The shudra, the servant caste-not allowed to participate in the great religious rituals, not allowed to be “twice born” into Hinduism-are here paralleled by the final and yet most surprising insight of contemporary organization theory: what is called servant leadership. Originated as a rationale for nonprofit organizations, the motivation of action by the desire to serve others has become a keystone of success not only in what we call the service economy but in any notion of work in the world that is designed to encourage cooperation, mutual problem-solving, and prosperity. The one who serves is the one who leads, and vice versa.  This of course is a respected teaching in the West as well.

As always, of course, theory has advanced to levels of enlightenment while practice lags miles behind; and I’m sure I don’t need to provide examples here.

We are called to be all of these today; the myth of Purusha is reenacted in reverse, and he is reassembled in our time. Yet all depend on this last: power must be to serve others, to aid them toward what they truly want-to help them become who they are. Guardini discerned that power in the future will have less the character of sovereignty and more of obedience, service. And this takes us beyond the clichés of the service economy and to the shores of a poetic myth that places all human power in humble perspective and coordination.

The Journey to the West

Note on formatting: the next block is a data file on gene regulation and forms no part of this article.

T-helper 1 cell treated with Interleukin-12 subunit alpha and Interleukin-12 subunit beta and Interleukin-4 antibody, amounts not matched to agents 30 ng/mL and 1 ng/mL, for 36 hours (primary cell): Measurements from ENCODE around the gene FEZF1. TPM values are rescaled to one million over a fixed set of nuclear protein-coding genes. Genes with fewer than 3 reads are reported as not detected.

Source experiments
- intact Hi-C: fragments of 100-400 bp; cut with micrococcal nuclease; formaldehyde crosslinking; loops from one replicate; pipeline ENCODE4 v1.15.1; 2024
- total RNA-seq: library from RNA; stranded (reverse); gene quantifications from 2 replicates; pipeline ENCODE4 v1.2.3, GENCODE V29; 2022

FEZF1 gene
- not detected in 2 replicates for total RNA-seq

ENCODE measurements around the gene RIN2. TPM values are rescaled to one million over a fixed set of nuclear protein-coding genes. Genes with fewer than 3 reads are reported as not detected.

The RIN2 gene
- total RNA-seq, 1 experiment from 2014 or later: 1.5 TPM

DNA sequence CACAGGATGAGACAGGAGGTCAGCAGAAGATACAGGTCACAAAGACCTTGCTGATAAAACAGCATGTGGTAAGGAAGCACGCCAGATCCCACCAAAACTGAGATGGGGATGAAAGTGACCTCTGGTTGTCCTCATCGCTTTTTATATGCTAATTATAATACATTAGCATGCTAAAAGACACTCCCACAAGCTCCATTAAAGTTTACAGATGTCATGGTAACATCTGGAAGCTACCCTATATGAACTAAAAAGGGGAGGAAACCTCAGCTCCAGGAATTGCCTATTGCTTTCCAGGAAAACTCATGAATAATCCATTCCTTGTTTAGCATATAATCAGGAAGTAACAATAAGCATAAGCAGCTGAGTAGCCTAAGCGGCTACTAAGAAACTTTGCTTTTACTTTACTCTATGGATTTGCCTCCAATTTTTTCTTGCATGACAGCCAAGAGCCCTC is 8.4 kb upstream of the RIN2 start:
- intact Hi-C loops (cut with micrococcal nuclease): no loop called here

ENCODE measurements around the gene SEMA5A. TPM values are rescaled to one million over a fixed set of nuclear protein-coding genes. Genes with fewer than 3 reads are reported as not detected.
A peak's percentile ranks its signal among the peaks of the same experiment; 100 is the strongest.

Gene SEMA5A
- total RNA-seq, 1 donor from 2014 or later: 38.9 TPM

The Rigveda is wonderful and mysterious. If we go in search of a classic poetic work that activates all these levels, however, in a great fable that brings about the coordination of the human powers of motivation, we might find it best in another key work in the Eastern tradition, not out of India but within the historic umbrella of Buddhism spreading outward from India to China and thus imbued, if distantly, with the mythology of classical India. I am referring to the Chinese novel The Journey to the West, which also came to be known as Monkey, is probably the most popular book in all of East Asia. Thought to be written by Wu Ch’eng-en in the sixteenth century, near the beginning of the decadence of the Ming dynasty, Journey to the West depicts a journey to India and thus to sacred origins. It is based on an actual journey taken in the seventh century AD by the heroic monk Hsuan-tsang. If it is part historical epic, however, it is equally a riotous comic adventure with a large helping of social satire. In other words, it is a genuine novel, although written outside the development of the European novel and ultimately displaying a quite different flavor than the thoroughly secular nature of the Western novel. The characters in this epic-comic-satiric quest are a monkey and a monk. It is the story of the adventures of the rogue-trickster Monkey-and his encounters with a bizarre cast of demons, spirits, gods, and bodhisattvas-as he and his companions travel to India with the Buddhist pilgrim Hsüan-tsang, a historic figure of the seventh century. Chinese Buddhist, Daoist, and Confucian writers have all commented on its rich allegorical and symbolic content. The entire journey can be seen as a spiritual allegory of the struggles of self-cultivation on the spiritual path. Probably the most extraordinary quality of this classic is that it succeeds so wonderfully on both levels, as a profound allegory of the religious quest and as a picaresque adventure novel.